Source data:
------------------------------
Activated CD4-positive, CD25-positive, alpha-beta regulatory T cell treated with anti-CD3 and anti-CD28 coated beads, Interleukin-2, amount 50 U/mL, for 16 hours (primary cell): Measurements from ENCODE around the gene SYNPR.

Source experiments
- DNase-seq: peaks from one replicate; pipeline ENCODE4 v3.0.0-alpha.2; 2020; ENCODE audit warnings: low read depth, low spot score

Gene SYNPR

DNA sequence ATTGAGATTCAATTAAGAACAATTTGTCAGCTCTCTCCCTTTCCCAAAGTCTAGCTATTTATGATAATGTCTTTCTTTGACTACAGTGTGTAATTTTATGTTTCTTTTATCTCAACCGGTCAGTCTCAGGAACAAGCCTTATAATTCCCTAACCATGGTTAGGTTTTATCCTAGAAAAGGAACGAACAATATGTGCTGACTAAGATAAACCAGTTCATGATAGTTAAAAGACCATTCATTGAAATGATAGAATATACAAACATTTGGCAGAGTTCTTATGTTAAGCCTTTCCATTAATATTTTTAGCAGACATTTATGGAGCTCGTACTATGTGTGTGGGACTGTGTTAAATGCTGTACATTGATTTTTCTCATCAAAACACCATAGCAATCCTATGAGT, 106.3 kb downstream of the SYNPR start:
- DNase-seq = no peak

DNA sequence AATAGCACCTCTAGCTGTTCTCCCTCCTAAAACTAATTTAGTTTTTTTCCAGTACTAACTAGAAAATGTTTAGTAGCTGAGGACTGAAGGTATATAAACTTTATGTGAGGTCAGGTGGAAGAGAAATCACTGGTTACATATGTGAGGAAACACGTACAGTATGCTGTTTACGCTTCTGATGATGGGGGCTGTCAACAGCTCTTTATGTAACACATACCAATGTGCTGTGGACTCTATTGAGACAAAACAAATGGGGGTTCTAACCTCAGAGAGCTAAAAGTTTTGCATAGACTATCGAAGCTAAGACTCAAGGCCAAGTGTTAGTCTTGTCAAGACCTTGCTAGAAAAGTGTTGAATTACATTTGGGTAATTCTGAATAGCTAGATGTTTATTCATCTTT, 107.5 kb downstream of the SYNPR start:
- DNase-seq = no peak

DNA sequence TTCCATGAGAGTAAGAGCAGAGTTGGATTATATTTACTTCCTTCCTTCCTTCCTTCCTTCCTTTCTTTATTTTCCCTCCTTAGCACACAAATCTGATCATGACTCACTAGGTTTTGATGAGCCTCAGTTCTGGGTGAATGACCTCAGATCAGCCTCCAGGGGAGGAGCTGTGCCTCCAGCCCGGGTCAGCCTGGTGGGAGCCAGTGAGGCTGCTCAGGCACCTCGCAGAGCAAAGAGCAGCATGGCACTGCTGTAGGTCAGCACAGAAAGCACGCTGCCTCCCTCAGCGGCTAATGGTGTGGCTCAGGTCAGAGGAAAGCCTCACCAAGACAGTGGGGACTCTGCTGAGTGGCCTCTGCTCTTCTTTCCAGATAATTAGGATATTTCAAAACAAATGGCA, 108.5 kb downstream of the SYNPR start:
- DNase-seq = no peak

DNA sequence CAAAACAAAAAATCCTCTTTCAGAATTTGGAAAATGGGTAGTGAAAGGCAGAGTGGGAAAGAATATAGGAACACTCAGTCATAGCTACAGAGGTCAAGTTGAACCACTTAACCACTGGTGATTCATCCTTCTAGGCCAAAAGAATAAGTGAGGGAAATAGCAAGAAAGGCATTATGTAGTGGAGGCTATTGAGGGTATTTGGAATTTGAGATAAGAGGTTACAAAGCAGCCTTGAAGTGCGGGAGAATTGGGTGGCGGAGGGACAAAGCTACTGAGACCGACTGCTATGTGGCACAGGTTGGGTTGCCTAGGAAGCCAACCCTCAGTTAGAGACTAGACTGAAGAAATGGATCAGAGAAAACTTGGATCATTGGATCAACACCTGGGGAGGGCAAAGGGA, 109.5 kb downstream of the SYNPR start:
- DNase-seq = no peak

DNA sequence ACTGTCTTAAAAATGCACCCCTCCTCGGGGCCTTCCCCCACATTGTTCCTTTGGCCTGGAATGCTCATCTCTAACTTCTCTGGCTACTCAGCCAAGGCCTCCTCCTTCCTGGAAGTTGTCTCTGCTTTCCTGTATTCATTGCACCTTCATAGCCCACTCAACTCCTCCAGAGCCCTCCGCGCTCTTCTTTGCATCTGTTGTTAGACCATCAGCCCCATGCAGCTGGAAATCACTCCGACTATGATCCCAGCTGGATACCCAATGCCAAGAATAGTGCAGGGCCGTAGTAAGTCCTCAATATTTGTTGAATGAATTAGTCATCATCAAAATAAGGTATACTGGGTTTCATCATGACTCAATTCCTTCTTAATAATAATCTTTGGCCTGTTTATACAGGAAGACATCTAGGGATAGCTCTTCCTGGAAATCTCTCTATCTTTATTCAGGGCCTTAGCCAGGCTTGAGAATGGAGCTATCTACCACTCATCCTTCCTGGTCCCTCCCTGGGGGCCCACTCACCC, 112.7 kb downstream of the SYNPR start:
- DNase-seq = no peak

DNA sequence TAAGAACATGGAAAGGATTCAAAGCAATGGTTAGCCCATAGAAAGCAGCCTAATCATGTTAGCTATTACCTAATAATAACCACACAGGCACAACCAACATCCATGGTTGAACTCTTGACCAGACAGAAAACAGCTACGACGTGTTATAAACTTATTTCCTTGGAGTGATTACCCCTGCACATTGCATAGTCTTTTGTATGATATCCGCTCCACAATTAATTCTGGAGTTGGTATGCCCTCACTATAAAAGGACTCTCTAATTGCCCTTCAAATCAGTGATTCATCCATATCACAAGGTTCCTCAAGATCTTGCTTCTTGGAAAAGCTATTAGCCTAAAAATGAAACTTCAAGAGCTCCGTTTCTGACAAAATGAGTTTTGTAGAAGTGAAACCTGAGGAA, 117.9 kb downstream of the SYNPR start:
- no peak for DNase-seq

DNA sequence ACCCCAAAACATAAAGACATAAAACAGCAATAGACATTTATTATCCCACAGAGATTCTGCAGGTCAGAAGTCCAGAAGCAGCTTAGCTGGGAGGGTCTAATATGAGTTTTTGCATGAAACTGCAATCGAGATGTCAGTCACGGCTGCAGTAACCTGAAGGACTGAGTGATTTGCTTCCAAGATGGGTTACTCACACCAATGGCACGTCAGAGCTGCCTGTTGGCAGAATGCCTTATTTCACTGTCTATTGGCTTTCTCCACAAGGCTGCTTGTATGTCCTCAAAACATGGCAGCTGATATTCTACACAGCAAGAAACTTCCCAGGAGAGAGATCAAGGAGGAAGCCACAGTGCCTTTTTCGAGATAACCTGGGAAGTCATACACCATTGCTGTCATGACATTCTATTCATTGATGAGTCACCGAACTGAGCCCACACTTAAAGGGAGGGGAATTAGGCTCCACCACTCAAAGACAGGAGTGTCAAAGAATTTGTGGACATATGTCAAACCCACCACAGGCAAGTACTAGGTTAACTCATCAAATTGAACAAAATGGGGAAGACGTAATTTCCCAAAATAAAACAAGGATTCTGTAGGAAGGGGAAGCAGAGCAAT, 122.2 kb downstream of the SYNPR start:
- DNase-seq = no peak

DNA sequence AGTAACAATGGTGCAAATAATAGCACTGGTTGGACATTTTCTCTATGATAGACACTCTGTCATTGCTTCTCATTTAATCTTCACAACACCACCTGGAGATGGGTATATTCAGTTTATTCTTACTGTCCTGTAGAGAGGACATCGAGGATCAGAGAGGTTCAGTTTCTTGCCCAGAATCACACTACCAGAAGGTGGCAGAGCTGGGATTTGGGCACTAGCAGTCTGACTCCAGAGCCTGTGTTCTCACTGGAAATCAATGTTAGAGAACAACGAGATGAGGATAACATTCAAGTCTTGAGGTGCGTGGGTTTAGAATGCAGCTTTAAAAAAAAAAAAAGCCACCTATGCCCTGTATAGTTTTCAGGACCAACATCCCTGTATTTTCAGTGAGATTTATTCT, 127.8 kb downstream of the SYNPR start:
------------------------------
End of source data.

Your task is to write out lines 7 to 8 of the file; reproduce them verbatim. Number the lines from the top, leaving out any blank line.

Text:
DNA sequence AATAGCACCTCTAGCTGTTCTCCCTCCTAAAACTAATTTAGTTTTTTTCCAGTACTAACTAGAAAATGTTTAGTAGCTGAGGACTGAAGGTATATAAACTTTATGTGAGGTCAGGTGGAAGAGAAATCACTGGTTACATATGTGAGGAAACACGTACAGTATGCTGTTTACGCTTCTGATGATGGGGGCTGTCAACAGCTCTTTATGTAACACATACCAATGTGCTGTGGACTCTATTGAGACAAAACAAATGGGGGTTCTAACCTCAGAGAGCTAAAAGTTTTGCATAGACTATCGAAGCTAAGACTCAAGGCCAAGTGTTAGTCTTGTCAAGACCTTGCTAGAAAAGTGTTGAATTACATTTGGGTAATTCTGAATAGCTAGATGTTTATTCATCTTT, 107.5 kb downstream of the SYNPR start:
- DNase-seq = no peak